In this child’s introduction to Mexico, Juan prepares for the Cinco de Mayo festivities in his town.
A family of non–Spanish-speaking white tourists arrives, saying, “Taco? Taco?” Juan correctly guesses that they want—wait for it—tacos! As Juan shows the tourist family around, Yoon proceeds to provide facts about the Mexican culture, people, and food. Unfortunately, much of this information is either inaccurate or misleading. She claims that salsa is ground chili pepper “mixed with bell peppers, vinegar, and sugar” and asserts that Mexicans eat Tex-Mex food such as “chip-like nachos.” The simplistic declaration that the Aztecs “are the ancestors of the Mexican people,” when there were many different civilizations far older than the Aztecs such as the Olmecs, Zapotecs, and Maya, is worthy of a grade school report. The text’s awkward English phrasing also disrupts the narrative: “Juan, look at all those valuable corn.” Corr’s bright, primitive illustrations are colorful and lively but likewise misleading. Even taking into account artistic license, there is nothing to account for the anomalous placement of the Yucatán Peninsula’s Chichen Itzá and the central Mexican volcano Popocatepetl in the same landscape as the maguey plants of Tequila, Jalisco. Spanish flamenco dancers incongruously fill the Mexican plaza, and the male characters’ clothing and facial features are from all over the Caribbean, Latin America, and beyond.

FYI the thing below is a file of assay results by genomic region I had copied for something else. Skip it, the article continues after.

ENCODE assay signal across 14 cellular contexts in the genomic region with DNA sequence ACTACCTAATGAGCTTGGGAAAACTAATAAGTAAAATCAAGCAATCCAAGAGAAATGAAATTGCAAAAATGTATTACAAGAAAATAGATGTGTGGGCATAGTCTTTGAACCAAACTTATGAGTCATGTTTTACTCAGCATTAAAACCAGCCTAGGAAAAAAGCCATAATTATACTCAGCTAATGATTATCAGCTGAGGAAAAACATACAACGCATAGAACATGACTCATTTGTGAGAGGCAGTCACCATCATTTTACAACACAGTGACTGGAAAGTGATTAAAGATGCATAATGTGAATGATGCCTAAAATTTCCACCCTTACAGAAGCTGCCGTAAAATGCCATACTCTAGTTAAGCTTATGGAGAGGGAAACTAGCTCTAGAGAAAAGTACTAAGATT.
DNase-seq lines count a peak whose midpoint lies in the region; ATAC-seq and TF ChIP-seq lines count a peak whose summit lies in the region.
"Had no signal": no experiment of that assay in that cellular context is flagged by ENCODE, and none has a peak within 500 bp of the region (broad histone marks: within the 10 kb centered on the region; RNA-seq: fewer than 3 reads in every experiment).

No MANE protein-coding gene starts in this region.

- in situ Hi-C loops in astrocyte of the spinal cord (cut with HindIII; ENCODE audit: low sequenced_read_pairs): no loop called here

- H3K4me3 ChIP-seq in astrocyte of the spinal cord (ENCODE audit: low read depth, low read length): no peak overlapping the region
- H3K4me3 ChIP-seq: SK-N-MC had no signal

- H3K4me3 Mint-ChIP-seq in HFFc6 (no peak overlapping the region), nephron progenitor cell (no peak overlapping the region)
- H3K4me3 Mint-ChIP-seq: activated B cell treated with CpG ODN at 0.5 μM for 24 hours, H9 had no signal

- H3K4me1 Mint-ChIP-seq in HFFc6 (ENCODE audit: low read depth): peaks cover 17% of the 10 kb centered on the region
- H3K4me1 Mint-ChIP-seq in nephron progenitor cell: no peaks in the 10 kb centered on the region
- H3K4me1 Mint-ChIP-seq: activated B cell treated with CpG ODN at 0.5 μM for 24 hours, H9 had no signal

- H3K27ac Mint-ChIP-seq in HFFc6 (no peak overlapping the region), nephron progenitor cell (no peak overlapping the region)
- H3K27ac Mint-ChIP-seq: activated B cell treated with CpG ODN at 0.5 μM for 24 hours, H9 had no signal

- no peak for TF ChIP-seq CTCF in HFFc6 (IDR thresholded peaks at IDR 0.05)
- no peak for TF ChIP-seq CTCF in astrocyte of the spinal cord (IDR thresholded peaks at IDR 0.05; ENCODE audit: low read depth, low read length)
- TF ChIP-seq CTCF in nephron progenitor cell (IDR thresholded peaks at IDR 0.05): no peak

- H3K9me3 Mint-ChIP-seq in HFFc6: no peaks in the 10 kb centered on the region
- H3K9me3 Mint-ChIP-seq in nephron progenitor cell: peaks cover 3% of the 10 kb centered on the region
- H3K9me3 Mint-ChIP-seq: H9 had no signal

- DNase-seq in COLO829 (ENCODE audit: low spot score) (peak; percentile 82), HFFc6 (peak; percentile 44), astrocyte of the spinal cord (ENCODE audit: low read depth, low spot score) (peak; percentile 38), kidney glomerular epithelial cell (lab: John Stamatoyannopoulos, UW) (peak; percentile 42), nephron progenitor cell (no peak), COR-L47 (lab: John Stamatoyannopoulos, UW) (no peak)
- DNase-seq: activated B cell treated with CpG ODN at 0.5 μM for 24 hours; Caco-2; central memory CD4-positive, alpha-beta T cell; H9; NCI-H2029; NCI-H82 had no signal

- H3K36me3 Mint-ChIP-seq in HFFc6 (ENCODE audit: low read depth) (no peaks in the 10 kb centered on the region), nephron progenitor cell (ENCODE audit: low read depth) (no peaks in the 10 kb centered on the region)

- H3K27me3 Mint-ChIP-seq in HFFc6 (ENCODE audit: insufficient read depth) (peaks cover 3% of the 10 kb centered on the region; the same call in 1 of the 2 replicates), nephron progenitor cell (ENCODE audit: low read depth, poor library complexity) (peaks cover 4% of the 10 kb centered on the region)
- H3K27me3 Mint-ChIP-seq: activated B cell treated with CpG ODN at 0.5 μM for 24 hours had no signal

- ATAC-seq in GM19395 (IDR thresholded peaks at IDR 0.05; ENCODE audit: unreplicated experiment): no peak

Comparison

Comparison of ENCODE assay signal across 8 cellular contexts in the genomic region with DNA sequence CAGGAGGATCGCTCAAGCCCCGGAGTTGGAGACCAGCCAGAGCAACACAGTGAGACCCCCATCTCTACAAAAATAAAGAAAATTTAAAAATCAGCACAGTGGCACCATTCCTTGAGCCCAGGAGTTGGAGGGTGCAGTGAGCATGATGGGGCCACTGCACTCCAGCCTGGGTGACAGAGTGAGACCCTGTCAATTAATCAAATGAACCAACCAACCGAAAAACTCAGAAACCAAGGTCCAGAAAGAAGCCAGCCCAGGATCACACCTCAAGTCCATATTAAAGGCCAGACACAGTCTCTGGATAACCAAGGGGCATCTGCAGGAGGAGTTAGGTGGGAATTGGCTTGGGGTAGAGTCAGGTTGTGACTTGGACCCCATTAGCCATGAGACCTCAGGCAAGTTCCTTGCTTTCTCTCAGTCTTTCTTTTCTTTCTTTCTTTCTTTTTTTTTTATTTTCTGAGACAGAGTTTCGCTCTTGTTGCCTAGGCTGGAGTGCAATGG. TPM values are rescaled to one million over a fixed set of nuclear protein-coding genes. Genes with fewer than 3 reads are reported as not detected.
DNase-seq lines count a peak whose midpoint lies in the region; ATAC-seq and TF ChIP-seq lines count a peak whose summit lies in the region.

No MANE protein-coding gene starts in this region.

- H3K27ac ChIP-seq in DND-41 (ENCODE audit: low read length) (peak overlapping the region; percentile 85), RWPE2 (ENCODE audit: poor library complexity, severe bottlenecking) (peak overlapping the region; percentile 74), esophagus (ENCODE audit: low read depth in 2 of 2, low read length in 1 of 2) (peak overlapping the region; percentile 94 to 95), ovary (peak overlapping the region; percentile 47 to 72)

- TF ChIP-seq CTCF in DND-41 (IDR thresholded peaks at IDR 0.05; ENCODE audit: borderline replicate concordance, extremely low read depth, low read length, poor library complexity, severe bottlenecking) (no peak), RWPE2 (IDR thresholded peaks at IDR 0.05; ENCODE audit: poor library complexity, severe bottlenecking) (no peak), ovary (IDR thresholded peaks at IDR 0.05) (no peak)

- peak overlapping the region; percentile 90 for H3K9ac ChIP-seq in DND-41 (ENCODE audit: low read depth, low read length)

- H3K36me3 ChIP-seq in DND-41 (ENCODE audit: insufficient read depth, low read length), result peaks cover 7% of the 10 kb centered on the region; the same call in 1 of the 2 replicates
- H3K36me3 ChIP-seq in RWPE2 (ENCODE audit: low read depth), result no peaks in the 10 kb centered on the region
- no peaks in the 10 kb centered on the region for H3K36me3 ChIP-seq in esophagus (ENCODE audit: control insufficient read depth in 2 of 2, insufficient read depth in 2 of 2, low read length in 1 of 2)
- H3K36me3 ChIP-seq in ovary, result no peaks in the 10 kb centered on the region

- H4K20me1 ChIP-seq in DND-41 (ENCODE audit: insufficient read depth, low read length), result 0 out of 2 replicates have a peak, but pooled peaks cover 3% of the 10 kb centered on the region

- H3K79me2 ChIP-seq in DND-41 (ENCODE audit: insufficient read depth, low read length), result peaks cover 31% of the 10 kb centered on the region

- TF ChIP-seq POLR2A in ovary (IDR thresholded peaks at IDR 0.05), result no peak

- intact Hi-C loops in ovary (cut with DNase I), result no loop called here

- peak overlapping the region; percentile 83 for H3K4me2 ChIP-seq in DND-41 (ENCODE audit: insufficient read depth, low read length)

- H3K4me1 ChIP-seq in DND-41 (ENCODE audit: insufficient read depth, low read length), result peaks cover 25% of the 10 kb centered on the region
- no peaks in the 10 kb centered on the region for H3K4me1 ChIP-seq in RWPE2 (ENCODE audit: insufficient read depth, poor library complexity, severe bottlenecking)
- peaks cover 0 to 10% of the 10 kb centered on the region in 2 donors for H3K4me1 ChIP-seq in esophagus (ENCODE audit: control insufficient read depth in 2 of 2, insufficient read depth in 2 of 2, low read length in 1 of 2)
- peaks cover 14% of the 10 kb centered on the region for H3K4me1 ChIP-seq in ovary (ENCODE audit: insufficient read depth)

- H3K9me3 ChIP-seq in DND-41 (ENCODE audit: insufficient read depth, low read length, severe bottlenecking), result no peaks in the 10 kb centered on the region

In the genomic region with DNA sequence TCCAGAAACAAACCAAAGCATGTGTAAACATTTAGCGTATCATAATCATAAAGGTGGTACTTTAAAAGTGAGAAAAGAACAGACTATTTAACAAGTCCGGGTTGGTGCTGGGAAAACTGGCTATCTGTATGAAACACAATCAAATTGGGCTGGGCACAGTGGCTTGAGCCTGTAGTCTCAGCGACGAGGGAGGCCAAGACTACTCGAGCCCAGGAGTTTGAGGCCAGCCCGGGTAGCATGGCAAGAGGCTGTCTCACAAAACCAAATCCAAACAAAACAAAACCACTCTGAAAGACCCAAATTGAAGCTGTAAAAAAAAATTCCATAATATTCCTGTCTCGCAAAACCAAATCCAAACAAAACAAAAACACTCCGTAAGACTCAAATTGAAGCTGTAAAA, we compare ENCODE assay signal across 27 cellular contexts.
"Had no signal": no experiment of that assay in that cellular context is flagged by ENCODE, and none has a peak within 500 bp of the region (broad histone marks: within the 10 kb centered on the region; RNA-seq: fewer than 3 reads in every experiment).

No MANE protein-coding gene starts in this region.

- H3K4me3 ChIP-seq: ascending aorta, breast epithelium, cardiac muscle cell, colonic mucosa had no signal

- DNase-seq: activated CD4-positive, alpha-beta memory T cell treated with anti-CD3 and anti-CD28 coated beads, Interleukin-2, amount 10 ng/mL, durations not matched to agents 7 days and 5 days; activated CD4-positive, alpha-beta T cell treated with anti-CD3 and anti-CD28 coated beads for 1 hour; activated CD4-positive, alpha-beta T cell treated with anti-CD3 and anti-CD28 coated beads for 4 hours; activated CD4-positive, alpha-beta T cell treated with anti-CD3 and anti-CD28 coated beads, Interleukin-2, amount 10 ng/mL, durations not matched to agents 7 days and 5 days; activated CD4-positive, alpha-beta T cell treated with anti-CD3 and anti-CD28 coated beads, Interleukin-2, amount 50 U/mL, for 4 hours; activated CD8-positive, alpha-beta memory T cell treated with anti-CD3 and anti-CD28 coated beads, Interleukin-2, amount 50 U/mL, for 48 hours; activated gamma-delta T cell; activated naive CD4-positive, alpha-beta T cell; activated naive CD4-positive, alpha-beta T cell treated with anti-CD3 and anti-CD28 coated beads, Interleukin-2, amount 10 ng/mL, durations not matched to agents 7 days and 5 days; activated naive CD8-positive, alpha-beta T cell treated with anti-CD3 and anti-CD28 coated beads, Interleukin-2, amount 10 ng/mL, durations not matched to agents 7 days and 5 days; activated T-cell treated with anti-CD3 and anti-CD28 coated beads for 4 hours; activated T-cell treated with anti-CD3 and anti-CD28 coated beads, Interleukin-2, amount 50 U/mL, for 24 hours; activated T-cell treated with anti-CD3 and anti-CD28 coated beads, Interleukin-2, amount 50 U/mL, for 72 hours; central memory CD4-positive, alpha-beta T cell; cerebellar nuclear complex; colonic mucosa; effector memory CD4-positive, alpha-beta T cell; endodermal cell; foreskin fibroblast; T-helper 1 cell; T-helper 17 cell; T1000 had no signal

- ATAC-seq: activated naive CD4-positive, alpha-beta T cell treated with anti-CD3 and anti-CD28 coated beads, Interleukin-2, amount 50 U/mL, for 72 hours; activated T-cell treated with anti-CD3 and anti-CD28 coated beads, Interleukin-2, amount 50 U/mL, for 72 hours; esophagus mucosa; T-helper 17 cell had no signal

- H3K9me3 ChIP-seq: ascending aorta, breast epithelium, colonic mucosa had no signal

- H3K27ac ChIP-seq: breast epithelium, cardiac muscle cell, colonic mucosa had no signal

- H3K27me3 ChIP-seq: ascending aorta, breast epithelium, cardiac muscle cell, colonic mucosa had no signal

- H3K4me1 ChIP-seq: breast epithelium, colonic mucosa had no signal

The disparate visual and textual mélange of misinformation renders this well-intended but off-the-mark title skippable. (further information) (Picture book. 5-8)